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Published Nov. 8, 2017
Expiration date: 12/8/2017

TO WHOM IT MAY CONCERN:  The Jacksonville District of the U.S. Army Corps of Engineers (Corps) has received an application for a Department of the Army permit pursuant to Section 404 of the Clean Water Act (33 U.S.C. §1344) and Section 10 of the Rivers and Harbors Act of 1899 (33 U.S.C. §403) as described below:


APPLICANT:   Forgan Mcintosh

                        Limetree Bay Terminals, LLC       

                        1 Estate Hope

                        Christiansted, St. Croix, USVI  00820


WATERWAY AND LOCATION:  The project would affect navigable waters of the United States (WOTUS) at Limetree Bay, Caribbean Sea.  The Limetree Bay Terminal Facility is located on the south shore of St. Croix on the former Hovensa Oil Terminal Facility.  The project site is located at 1 Estate Hope, Christiansted, St. Croix, USVI.


Directions to the site are as follows:  From the St. Croix Airport, turn east onto the Melvin Evans Highway.  The Limetree Bay Terminal Facility is located on the right side of the Highway, after the Diageo Rum Distillery Facility.


APPROXIMATE CENTRAL COORDINATES:          Latitude:     17.687756° N

                                                                                  Longitude:  -64.740337° W


Basic:  Offload bulk fuel carrier vessels.

Overall:  Provide Limetree Bay Terminals, LLC the ability to receive shipments from Very Large Bulk Fuel Carriers with drafts up to -76 feet below mean sea level at the Limetree Bay Terminal Facility without having to transfer fuel to smaller vessels.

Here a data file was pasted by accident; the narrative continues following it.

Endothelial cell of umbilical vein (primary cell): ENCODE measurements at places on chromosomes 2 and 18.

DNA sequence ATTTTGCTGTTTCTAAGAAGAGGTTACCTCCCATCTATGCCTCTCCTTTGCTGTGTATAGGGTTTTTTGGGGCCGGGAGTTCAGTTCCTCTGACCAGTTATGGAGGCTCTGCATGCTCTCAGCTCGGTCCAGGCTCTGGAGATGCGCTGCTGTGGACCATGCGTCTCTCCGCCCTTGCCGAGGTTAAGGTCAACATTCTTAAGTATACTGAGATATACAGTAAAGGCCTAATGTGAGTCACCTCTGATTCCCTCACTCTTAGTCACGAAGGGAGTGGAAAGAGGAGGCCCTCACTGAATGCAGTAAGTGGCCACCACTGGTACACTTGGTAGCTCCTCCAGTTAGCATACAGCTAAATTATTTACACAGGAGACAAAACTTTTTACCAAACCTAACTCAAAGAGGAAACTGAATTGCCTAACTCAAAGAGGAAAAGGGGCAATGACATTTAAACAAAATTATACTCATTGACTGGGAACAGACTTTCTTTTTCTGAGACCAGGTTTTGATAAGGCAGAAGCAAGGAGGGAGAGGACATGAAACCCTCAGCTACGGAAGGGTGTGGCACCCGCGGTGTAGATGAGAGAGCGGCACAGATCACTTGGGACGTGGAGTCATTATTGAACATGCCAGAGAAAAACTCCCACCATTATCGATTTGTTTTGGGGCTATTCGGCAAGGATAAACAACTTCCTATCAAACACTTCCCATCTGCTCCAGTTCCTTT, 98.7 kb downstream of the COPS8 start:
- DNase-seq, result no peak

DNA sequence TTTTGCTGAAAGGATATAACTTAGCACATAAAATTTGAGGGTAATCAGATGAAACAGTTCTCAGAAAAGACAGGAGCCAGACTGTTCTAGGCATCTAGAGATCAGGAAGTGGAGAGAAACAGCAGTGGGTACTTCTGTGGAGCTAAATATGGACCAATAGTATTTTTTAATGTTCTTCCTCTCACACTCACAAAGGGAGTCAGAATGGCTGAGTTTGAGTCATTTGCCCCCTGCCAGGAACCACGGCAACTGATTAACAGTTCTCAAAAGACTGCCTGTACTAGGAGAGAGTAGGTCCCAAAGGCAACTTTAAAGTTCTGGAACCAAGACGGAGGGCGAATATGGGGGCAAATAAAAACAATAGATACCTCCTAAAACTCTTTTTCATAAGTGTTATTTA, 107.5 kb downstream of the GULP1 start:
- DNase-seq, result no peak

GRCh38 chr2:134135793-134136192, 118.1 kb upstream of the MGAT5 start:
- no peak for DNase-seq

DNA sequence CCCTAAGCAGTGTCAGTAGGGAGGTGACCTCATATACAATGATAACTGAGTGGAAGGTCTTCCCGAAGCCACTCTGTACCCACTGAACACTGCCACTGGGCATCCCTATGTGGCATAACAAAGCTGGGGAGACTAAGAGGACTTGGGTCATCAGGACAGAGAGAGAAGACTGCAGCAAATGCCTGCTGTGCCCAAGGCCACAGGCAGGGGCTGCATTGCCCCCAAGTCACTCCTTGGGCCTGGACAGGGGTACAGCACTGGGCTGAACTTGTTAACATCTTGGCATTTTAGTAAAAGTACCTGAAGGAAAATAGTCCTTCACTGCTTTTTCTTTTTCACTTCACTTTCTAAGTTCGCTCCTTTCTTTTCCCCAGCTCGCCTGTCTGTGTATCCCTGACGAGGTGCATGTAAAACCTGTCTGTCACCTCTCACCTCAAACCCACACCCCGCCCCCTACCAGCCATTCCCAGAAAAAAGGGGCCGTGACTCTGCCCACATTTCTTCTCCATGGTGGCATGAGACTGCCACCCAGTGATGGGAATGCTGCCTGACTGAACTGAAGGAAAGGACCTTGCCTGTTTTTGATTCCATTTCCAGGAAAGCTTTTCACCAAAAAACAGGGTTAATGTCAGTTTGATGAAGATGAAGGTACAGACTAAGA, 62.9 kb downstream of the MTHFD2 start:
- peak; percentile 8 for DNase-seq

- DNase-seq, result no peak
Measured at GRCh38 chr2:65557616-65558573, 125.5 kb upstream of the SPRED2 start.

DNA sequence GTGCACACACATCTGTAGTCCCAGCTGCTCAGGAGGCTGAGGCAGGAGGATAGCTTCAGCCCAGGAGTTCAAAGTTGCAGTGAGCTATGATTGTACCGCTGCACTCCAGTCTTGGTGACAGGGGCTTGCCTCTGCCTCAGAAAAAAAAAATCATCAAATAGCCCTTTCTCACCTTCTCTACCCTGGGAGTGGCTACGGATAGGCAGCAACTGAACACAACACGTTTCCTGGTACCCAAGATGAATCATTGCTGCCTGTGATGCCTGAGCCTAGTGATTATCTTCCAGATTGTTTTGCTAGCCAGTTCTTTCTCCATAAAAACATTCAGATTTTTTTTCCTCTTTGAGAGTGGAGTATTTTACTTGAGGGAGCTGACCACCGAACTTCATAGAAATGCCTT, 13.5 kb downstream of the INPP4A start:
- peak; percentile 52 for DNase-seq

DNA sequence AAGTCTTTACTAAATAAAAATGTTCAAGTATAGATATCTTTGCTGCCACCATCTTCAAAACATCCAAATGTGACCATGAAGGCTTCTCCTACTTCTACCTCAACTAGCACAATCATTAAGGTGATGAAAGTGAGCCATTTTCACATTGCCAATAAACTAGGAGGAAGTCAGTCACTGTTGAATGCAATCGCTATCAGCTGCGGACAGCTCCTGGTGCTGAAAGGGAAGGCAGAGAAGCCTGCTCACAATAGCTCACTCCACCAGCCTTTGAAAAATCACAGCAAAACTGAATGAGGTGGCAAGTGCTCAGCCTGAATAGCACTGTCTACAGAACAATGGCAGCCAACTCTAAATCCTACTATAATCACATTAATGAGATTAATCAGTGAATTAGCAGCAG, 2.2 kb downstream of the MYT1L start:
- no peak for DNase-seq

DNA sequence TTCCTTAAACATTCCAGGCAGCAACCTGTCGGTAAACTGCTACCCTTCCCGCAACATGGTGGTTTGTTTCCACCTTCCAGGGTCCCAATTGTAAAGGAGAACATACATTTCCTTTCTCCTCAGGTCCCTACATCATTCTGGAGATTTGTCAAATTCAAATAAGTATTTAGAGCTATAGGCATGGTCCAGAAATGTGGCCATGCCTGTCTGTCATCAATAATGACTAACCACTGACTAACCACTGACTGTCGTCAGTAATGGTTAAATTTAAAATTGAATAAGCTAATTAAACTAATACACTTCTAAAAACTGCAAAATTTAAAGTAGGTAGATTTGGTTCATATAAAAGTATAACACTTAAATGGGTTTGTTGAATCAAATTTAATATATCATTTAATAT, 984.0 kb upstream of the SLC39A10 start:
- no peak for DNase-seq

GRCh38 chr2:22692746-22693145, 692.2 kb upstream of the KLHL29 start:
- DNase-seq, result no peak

EXISTING CONDITIONS:  Construction of the Limetree Bay Terminal Facility and Navigation Channel was undertaken in the 1960’s.  The last major dredging in the area occurred in 1974.  The Limetree Bay Terminal Facility has revetted jetties which are moderately colonized by coral and sponge species.  According to a benthic assessment conducted for the planning of this project the coral colonization on these jetties includes ESA listed corals, including Acropora palmata, Orbicella annularis, Orbicella faveolata, Orbicella franksi and Dendrogyra cylindrus.  The Limetree Bay Terminal Navigation Channel extends seaward from the east basin of the harbor at a depth of over 60ft.  The channel is cut into limestone and steep slopes characterize the channel out to its seaward end.  On the eastern side of the channel a shallow rock pavement extends seaward from the end of the eastern jetty.  This rock pavement or hardbottom supports the essential features of Acropora spp. critical habitat.  The water is only six to eight feet deep off the end of the eastern jetty.  The pavement is sparsely colonized by hard and soft coral species at the end of the jetty but the abundance of corals and sponges increases seaward.  ESA listed coral species in this pavement include Acropora palmata and Orbicella faveolata.  The algae Halimeda becomes more abundant on the pavement as you move offshore.  The edges of the navigation channel vary in slope due to the substrate integrity and stability.